Net cash used in investing activities was $136.1 million for the six months ended June 30, 2021 compared to net cash used in investing activities of $925.8 million for the six months ended June 30, 2020. The net cash flows used in investing activities for the six months ended June 30, 2021 was comprised of cash outflows of capital expenditures totaling $81.1 million, expenditures for refinery turnarounds of $38.5 million, and expenditures for other assets of $16.5 million. Net cash used in investing activities for the six months ended June 30, 2020 was comprised of cash outflows of $1,176.2 million used to fund the Martinez Acquisition, capital expenditures totaling $112.6 million, expenditures for refinery turnarounds of $159.2 million, and expenditures for other assets of $7.2 million, partially offset by proceeds from sale of assets of $529.4 million
Cash Flows from Financing Activities
Net cash provided by financing activities was $33.8 million for the six months ended June 30, 2021 compared to net cash provided by financing activities of $2,073.7 million for the six months ended June 30, 2020. For the six months ended June 30, 2021, net cash provided by financing activities consisted primarily of proceeds from insurance premium financing of $28.0 million, proceeds from contributions from PBF LLC of $18.9 million, and deferred financing costs and other of $0.4 million, partially offset by payments on finance leases of $7.1 million, principal amortization payments of the PBF Rail Term Loan of $3.7 million, and distributions to members of $2.7 million. For the six months ended June 30, 2020, net cash provided by financing activities consisted primarily of cash proceeds of $984.8 million from the issuance of the 2025 Senior Secured Notes net of related issuance costs, cash proceeds of $469.9 million from the issuance of the 2028 Senior Notes net of cash paid to redeem the 2023 Senior Notes and related issuance costs, proceeds from contributions from PBF LLC of $24.4 million, net borrowings under our Revolving Credit Facility of $600.0 million and proceeds from insurance premium financing of $33.8 million, partially offset by distributions to members of $21.1 million, net settlements of precious metal catalyst obligations of $8.8 million, principal amortization payments of the PBF Rail Term Loan of $3.6 million, and payments on finance leases of $5.7 million.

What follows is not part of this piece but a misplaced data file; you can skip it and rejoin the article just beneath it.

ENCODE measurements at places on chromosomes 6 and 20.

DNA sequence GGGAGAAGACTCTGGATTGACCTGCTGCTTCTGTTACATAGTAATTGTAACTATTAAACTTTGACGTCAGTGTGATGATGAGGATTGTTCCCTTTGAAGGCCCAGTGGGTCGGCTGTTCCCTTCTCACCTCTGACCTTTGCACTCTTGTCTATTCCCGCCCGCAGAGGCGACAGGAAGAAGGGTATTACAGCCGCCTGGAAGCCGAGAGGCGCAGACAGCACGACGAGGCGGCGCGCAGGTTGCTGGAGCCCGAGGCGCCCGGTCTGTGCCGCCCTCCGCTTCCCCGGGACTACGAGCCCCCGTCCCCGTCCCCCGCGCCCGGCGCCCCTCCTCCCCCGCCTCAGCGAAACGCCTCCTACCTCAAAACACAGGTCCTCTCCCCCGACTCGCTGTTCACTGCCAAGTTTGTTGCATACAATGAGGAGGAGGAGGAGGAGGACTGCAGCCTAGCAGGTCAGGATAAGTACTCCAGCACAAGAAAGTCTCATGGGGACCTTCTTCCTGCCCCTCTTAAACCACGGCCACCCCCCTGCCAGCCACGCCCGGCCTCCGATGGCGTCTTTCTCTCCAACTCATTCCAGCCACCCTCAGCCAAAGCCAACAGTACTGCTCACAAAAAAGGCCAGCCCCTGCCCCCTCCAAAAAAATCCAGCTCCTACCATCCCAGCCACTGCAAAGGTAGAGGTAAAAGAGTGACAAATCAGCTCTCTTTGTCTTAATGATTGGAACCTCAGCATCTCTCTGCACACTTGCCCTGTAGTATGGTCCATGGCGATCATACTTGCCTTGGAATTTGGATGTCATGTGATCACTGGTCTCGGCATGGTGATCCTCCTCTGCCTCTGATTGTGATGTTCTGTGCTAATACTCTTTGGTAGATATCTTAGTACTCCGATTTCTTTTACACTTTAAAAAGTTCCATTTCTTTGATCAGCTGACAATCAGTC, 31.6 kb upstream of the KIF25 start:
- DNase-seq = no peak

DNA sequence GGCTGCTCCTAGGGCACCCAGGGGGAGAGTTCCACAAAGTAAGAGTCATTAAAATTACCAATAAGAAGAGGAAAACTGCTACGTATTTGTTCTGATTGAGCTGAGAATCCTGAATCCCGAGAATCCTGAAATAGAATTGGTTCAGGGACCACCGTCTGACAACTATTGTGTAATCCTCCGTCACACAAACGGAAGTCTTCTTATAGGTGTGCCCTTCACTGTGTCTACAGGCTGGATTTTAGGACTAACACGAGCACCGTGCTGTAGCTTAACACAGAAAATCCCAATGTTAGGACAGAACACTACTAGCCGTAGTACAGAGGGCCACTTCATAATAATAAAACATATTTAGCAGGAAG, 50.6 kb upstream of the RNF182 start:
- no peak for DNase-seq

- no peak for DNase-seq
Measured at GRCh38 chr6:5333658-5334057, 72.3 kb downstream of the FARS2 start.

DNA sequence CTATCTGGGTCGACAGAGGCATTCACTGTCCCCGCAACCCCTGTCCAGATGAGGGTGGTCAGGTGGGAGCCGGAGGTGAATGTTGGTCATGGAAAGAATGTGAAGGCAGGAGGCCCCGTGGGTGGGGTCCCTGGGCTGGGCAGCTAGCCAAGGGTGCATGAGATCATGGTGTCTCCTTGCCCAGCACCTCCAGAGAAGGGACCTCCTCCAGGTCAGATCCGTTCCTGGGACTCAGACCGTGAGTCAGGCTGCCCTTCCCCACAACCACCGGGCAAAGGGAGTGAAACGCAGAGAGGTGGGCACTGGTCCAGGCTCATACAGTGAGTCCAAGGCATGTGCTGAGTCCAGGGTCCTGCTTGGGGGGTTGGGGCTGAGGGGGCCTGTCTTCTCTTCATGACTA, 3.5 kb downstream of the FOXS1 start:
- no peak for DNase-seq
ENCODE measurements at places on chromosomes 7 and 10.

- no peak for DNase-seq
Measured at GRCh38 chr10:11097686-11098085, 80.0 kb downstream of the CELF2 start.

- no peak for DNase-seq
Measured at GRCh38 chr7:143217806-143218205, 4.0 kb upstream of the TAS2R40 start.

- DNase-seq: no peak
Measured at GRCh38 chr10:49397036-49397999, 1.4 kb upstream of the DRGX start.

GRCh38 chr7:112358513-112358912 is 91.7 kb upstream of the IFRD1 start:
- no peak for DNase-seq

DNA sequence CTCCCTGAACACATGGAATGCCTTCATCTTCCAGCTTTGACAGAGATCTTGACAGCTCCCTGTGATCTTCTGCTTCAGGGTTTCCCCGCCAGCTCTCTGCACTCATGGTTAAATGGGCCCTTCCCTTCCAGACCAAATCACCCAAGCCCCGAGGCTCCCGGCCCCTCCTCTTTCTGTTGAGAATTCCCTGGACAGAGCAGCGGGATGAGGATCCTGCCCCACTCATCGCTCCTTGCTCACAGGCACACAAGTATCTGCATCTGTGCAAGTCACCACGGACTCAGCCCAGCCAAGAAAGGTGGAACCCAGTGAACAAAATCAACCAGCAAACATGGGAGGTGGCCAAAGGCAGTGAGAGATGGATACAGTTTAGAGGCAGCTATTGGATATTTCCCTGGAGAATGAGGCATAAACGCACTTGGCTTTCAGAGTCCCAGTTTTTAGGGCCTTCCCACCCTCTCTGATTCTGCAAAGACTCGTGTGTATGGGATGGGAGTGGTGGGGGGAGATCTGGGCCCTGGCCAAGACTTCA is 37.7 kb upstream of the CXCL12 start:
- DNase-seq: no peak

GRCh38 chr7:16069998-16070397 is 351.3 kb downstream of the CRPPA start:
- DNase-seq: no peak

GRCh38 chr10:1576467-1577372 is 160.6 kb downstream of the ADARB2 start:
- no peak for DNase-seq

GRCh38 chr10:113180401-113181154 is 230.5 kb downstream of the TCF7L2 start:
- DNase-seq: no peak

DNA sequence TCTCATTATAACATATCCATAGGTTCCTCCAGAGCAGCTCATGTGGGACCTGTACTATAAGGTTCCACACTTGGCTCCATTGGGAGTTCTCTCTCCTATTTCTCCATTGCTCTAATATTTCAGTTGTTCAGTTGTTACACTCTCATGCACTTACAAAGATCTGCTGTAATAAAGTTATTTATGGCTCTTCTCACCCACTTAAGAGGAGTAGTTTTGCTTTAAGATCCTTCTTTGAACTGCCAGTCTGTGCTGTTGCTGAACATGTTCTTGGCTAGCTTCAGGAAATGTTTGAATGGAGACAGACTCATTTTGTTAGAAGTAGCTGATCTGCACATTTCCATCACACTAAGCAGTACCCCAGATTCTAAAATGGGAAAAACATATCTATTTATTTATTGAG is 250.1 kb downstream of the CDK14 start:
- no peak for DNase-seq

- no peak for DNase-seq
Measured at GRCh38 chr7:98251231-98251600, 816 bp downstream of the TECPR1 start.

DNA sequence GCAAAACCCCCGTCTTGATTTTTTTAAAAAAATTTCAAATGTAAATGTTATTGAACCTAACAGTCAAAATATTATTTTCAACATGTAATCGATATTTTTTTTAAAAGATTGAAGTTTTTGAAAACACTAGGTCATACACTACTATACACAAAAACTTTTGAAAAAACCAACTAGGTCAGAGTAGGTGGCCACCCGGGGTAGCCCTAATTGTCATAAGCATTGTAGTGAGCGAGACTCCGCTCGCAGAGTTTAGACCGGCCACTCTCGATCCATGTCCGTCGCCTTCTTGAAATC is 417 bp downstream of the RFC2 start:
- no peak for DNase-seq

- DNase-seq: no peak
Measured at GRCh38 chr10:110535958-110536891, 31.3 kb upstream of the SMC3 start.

Debt and Credit Facility
Revolving Credit Facility
The Revolving Credit Facility has a maximum commitment available to us of $3.4 billion and matures in May 2023. Borrowings under the Revolving Credit Facility bear interest at the Alternative Base Rate plus the Applicable Margin or at the Adjusted London Interbank Offered Rate (“LIBOR”) plus the Applicable Margin, all as defined in the agreement governing the Revolving Credit Facility (the “Revolving Credit Agreement”). In addition, an accordion feature allows for commitments of up to $3.5 billion.
On February 18, 2020, in connection with the entry into a $300.0 million uncommitted receivables purchase facility (the “Receivables Facility”), we amended the Revolving Credit Facility and entered into a related intercreditor agreement to allow us to sell certain Eligible Receivables, as defined in the Revolving Credit Agreement, derived from the sale of refined products over truck racks. Under the Receivables Facility, we sell such receivables to a bank subject to bank approval and certain conditions. The sales of receivables under the Receivables Facility are absolute and irrevocable but subject to certain repurchase obligations under certain circumstances.
On May 7, 2020, we further amended the Revolving Credit Facility, to increase our ability to incur certain secured debt from an amount equal to 10% of our total assets to 20% of our total assets.
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Senior Notes